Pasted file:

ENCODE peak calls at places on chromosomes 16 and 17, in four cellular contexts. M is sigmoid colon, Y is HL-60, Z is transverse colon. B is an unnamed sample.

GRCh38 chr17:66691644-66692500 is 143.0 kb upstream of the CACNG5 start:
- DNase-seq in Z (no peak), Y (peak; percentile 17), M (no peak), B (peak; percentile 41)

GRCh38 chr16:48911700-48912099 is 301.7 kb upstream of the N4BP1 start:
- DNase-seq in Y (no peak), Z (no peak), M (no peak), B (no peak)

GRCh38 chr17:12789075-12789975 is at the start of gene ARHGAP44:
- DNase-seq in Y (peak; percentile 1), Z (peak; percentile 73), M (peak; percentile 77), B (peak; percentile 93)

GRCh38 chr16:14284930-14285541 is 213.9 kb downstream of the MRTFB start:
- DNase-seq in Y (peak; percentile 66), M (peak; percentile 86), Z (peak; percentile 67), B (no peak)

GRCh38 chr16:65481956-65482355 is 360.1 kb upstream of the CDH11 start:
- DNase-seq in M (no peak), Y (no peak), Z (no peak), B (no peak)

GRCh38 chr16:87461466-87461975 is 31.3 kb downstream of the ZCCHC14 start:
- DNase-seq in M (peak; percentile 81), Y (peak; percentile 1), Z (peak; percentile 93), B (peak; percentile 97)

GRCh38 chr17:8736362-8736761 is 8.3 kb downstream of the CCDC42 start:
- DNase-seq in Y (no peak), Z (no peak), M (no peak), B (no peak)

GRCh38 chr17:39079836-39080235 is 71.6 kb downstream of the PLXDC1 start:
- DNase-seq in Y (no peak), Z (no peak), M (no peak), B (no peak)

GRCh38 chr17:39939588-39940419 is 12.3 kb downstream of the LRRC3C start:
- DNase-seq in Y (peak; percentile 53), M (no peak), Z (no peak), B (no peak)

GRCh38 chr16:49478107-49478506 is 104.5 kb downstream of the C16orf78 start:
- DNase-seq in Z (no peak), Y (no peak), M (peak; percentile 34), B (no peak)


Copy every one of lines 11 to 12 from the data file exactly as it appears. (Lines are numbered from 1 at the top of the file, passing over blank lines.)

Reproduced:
- DNase-seq in M (no peak), Y (no peak), Z (no peak), B (no peak)

GRCh38 chr16:87461466-87461975 is 31.3 kb downstream of the ZCCHC14 start: